Letters

Letters 10-20-2014

Doctor Dan? After several email conversations with Rep. Benishek, he has confirmed that he doesn’t have a clue of what he does. Here’s why...

In Favor Of Our Parks [Traverse] City Proposal 1 is a creative way to improve our city parks without using our tax dollars. By using a small portion of our oil and gas royalties from the Brown Bridge Trust Fund, our parks can be improved for our children and grandchildren.

From January 1970 Popular Mechanics: “Drastic climate changes will occur within the next 50 years if the use of fossil fuels keeps rising at current rates.” That warning comes from Eugene K. Peterson of the Department of the Interior’s Bureau of Land Management.

Newcomers Might Leave: Recently we had guests from India who came over as students with the plan to stay in America. He has a master’s degree in engineering and she is doing her residency in Chicago and plans to specialize in oncology. They talked very candidly about American politics and said that after observing...

Someone Is You: On Sept 21, I joined the 400,000 who took to the streets of New York in the People’s Climate March, followed by a UN Climate Summit and many speeches. On October 13, the Pentagon issued a report calling climate change a significant threat to national security requiring immediate action. How do we move from marches, speeches and reports to meaningful work on this problem? In NYC I read a sign with a simple answer...

Necessary To Pay: Last fall, Grand Traverse voters authorized a new tax to fix roads. It is good, it is necessary.

The Real Reasons for Wolf Hunt: I have really been surprised that no one has been commenting on the true reason for the wolf hunt. All this effort has not been expended so 23 wolves can be killed each year. Instead this manufactured controversy about the wolf hunt has been very carefully crafted to get Proposal 14-2 passed.

Home · Articles · News · Sports · Our sudden love affair with...
. . . .

Our sudden love affair with soccer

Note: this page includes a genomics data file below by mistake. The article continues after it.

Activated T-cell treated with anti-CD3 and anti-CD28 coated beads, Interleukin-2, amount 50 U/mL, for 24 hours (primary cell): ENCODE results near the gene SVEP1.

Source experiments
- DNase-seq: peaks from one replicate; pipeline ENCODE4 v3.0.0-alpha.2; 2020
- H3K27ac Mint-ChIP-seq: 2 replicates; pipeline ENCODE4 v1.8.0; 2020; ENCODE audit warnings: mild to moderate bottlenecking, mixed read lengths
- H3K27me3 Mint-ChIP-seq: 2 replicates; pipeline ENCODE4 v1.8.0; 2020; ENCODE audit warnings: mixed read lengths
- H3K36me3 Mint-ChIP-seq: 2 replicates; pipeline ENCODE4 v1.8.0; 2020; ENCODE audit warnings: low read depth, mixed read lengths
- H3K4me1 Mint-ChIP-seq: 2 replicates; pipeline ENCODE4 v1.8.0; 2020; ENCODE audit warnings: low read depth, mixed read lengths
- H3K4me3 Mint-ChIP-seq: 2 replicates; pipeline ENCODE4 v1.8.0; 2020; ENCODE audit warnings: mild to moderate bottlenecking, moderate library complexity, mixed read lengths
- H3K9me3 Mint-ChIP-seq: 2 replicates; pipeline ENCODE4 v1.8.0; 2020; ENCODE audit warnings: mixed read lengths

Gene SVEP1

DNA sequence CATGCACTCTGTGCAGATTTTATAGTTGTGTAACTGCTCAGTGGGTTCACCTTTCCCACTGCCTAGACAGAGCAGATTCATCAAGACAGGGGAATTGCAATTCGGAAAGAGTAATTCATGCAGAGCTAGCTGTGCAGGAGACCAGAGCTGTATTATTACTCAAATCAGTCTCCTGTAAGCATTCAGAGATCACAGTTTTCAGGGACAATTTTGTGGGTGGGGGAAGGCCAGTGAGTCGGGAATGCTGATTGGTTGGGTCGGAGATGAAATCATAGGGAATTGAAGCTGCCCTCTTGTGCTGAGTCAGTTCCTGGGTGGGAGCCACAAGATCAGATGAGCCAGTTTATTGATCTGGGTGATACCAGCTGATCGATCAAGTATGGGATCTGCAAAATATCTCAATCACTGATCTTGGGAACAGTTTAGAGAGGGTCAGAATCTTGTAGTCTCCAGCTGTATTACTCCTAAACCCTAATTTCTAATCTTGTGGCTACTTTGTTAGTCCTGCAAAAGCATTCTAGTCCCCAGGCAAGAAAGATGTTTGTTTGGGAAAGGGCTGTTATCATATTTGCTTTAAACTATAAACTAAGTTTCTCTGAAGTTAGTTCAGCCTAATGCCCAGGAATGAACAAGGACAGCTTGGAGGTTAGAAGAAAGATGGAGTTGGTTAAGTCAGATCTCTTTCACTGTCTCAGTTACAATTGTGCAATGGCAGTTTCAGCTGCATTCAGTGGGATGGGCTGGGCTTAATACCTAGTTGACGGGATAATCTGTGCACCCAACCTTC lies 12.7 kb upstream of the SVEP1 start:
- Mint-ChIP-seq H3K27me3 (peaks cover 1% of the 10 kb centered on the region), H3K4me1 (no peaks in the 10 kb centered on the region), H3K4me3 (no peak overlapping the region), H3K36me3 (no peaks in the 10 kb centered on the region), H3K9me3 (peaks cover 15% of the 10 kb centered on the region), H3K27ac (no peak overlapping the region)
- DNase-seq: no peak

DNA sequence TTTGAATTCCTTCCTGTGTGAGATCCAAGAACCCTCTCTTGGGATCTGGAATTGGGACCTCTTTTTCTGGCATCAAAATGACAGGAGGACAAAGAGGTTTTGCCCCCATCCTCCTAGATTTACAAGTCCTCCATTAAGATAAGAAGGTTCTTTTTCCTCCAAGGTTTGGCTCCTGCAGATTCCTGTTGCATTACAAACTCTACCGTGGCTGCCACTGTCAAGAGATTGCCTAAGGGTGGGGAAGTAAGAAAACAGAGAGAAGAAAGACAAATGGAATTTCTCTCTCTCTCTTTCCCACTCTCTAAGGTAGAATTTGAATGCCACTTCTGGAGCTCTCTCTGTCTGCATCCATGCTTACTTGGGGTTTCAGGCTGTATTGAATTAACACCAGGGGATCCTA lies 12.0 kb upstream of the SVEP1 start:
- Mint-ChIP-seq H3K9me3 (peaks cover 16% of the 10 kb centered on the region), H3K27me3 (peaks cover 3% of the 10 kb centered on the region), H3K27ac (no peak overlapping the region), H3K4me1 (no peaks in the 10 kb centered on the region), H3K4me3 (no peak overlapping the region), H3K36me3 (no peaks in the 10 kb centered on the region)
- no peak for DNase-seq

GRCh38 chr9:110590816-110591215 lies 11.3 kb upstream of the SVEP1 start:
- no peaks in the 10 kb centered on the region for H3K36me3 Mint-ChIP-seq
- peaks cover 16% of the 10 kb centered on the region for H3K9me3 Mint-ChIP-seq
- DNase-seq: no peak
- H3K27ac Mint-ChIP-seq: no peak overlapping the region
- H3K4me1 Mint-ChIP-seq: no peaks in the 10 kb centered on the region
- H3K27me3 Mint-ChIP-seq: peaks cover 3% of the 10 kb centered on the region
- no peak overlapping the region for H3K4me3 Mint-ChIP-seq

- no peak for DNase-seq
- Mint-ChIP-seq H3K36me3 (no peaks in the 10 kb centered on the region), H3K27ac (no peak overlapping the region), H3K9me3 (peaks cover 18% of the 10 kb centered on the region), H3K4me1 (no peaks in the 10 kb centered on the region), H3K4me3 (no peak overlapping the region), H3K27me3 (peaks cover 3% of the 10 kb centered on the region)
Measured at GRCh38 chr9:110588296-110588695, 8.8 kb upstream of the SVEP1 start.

George Foster - June 28th, 2010
Admit it. Landon Donovan’s winning goal in this year’s World Cup game
against Algeria is the catalyst that finally showed you the light. You
have become the latest cynical soccer observer transformed into an
avid fan of the sport. Right?
Donovon’s historic score has blasted soccer past baseball and hockey
in popularity, a little closer to basketball and football in the
American consciousness.
How do I know this to be true? Actually, the acid test is in - I am a
recent convert myself. I have always followed soccer... if it is a
World Cup year and if the U.S. is playing – only a week or two every
four years at best.
After the Donovon goal, though, my life will never be the same. Soon,
I will be purchasing my own South African vuvuzela to help my family
awake each morning now that we have become accustomed to the horn’s
wailing beginning at 7:30 a.m. with the start of each game on TV.
Undoubtedly, spare time will now be devoted to watching hours of these
games while continually singing and waving my team colors between rare
goals. Kicking my old soccer ball around the yard (if the dogs
haven’t eaten it by now) will become a primary sports outlet,
replacing the therapeutic nine-iron shots at home and pitching from
the stretch with a phantom ball in the mirror.
I know, I know... lets not get carried away. So-called experts have
been predicting such a change in U.S. sporting preferences for
decades, only to see soccer evaporate from the radar until the next
World Cup revival.
The main reason this win should bring millions of our country’s sports
fans stampeding to soccer can be boiled down to one fact: the historic
game against Algeria had an All-American finish that we can all relate
to – similar to the hockey Miracle on Ice in the 1980 Olympics. The
winning goal was scored in the final seconds of the game, snatching
victory over Algeria from the jaws of defeat (or rather a tie).
Donovon’s goal allowed the U.S. to move on into the next round, rather
than leaving South Africa early with bitter disappointment.
If we don’t understand the passion expressed by the rest of the planet
for soccer, as Americans, we all know the feeling of “us against the
world.” Our players have felt the scorn from fans of the soccer-crazed
countries, laughing at our past futility in their favorite sport.
When two important U.S. goals were disallowed earlier in Cup games
because of dubious officiating calls, we had to suspect an
international conspiracy to keep the Yankees down. The world’s soccer
powers would be trembling if they thought U.S. success meant the same
resources devoted to football and basketball would now be allocated to
soccer.
Get used to it, mates, the USA has arrived. Against all odds
(including the referees stacked against us), we have moved on to the
second round.
There can be no question that more Americans are paying attention to
the World Cup than in previous years. Now that you and I are onboard
with soccer, lads, let’s get together sometime to discuss the merits
of Rolando vs. Messi over a cup of tea.

 
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